Bentley farmers: Opposing gas doesn't make us "anarchists"
THE idea that all gas opponents are hardened leftish eco-activists has been contradicted by a group of 32 Bentley farmers, who have thrown their support behind a letter opposing any gas exploration in their area.
But you won't see them manning blockades in full view of television cameras - that's not their style.
Beef cattle farmer Tony Davis and retired dairy farmer Robert Lowrey, who co-wrote the letter, said the idea of a local gas industry originally seemed like a good idea.
Mr Davis originally had a test well on his family's 180ha property and had no problems with Metgasco's management of the well or the rehabilitation of the land.
He only became concerned after realising the potential scale of industry involved.
"When they started talking about pipelines and gasfields, that was the trigger point when I decided I better do some more reading about it," he recalled.
"For this gas thing to be viable, there's got to be roads and wells and a lot of infrastructure."
They were not impressed by the idea of hydraulic fracturing - the stimulation method used to get gas to flow, and the copious amounts of water drawn out of the well and stored in dams.
"If it's commercially viable, then what? We really have no idea where it will end," Mr Lowrey said.
Since writing the letter they have shown it to 39 farmers (of about 45 in the Bentley valley) - and 36 support it. That's a number Mr Davis said he expected to grow as they handed out the statement to more people.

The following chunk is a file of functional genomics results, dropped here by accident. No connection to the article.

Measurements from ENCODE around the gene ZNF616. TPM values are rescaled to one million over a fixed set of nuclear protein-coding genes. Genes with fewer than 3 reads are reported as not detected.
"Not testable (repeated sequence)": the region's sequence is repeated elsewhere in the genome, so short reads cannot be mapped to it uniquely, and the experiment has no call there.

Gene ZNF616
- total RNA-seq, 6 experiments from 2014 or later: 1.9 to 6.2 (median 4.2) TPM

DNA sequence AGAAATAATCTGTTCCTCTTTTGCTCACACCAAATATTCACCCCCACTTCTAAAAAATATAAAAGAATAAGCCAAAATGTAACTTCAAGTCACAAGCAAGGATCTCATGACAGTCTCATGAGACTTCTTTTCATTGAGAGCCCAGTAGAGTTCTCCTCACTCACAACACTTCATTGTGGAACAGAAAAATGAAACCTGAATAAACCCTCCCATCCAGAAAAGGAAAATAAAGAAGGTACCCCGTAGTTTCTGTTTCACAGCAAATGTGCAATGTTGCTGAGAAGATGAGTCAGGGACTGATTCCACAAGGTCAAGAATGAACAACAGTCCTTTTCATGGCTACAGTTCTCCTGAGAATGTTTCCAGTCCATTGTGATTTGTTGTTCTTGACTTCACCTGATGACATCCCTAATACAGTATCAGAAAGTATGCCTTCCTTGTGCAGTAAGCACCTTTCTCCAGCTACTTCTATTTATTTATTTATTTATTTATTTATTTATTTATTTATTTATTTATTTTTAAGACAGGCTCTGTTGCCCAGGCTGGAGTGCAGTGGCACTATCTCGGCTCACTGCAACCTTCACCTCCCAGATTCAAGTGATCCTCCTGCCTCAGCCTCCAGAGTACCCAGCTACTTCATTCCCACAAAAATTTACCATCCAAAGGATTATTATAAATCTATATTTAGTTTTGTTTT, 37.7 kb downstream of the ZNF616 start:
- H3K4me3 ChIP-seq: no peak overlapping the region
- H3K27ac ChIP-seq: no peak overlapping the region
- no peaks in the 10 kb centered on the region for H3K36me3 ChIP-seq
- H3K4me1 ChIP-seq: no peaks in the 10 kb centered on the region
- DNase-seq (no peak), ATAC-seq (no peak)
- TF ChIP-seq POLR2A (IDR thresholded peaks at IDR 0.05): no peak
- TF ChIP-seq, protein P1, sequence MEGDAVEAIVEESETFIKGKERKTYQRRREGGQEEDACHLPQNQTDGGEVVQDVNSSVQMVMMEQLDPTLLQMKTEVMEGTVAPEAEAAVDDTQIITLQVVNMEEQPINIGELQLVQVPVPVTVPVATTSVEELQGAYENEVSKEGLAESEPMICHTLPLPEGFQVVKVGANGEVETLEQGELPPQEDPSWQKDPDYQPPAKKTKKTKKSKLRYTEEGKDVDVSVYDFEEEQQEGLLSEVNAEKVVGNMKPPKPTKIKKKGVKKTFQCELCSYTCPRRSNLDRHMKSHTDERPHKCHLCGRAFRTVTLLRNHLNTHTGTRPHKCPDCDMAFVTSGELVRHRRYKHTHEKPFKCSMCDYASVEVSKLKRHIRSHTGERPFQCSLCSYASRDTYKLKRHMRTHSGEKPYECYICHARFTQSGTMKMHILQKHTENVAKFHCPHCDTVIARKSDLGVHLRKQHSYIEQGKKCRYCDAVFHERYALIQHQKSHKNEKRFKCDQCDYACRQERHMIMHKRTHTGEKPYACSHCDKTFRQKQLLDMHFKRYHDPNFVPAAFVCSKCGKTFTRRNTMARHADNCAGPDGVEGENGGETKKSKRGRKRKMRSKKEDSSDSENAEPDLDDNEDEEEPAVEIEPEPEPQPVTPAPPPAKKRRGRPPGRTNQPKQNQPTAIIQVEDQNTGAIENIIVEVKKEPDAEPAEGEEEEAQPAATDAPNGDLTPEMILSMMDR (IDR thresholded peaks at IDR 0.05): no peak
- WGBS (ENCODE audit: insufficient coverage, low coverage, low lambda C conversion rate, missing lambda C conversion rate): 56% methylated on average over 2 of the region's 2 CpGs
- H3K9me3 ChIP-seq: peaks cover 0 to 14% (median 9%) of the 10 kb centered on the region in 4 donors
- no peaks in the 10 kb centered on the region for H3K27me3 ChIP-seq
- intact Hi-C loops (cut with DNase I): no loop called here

Here's a link to the letter here:
All farmers who support the letter own at least 60ha of land, and many are descendants of original settlers, living on land only ever owned by the one family.
What motivated the two of them to help formulate the letter was the stereotypical image of protesters being bandied around in Sydney and the national media.
"Our household became very annoyed when we were told we were anarchists trying to destroy the state's economy - my family has been contributing to the NSW rural economy for 150 years," Mr Lowrey said.
"We're still doing what we came here to do, and doing it successfully.
"I think what most of us are really concerned about is that we might end up with great divisions in our community."